Limbourg Brothers- Hell- Tres Riches Heures du Duc de Berry FebruaryToday, this considered arguably the most valuable book in the world– a book filled with 130 beautiful Dutch paintings, a book that took nearly eighty years to complete.

As I say, I was thrilled to come across it, having no prior knowledge of it or the magnificent work of the Limbourg Brothers or Jean Colombe.  But then I was a bit taken aback by the realization that I had such a gap in my knowledge, especially of a work of such grandeur.  But, that’s the way it goes.  You trudge forward, a blind squirrel periodically stumbling across a nut.

Now I know…

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I’ve been revisiting a lot of very old work lately here in the studio, taking little walk down memory lane. Some of the memories  are pleasant enough with “oh, yeah, I remember that” coming up periodically in my mind. Some are  cringeworthy, making me glad I moved past that time. Some please me greatly and some make me smile. Such is the case with this  little piece done in 1994.

Called Rockin’ Billy, it was done quickly in crayons. It’s rough-edged and kind of crude but has movement. I think I was listening to a bunch of old rockabilly at the time. Johnny Burnette, Warren Smith, Jerry Lee Lewis, that kind of stuff– rough-edged and a little crude with some real movement.

But I am pretty sure that this piece was a direct result of Billy Lee Riley and his distinct guitar playing, especially in a couple of my faves from that time, Flying Saucer Rock and Roll and Red Hot. Every time I stumble across this piece I have to break out the rockabilly for at least a few songs and that’s how it is on this Sunday morning. Here are those two songs from Billy Lee Riley.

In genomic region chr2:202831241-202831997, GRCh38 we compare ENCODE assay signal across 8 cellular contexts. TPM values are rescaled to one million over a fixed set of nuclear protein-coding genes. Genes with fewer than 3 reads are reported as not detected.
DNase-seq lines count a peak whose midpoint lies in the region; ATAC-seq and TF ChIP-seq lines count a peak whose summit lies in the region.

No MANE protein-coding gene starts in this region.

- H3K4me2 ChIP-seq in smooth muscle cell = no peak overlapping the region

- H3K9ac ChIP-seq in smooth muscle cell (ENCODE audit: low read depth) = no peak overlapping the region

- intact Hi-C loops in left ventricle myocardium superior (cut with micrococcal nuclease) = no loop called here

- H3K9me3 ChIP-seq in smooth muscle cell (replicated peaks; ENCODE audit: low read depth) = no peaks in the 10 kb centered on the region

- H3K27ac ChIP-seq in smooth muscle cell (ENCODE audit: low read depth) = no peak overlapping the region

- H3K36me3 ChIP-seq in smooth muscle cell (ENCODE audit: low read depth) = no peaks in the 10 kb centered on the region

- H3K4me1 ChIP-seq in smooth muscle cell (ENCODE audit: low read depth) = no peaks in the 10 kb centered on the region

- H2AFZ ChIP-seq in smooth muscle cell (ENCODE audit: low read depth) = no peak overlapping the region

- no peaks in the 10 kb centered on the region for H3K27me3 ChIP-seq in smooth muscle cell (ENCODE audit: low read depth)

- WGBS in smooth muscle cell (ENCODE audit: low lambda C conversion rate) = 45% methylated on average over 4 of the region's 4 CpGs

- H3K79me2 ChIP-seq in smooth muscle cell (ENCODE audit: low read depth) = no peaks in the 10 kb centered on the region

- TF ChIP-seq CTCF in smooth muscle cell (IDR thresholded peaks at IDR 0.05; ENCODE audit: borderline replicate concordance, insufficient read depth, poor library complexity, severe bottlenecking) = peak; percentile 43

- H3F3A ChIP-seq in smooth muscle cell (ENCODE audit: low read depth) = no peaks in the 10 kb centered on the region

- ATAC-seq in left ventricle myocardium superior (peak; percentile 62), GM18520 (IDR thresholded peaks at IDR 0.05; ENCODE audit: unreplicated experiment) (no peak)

Oh, what the hell, let me throw in Johnny Burnette’s Rock Billy Boogie. I can see Rockin’ Billy dancing across the stage now. Hope this helps you have your own rockin’ good time today.


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Busy morning here in the studio but I wanted to replay a post from over eight years ago about a painter whose work always dazzles me, Joseph Stella. I’ve added a few images from the original post as well as a video that shows the wider range of his work over his lifespan. Just plain great work…

When I see the paintings of Joseph Stella, particularly his modernist work, I am immediately engaged. They seem dense and complex, almost manic in their compositional content, yet the color and symmetry have an effect that I find calming.  I often wonder how Stella viewed this work, what he felt from it. Not in an artspeak sense. Not academic jargon. Just how it made him feel.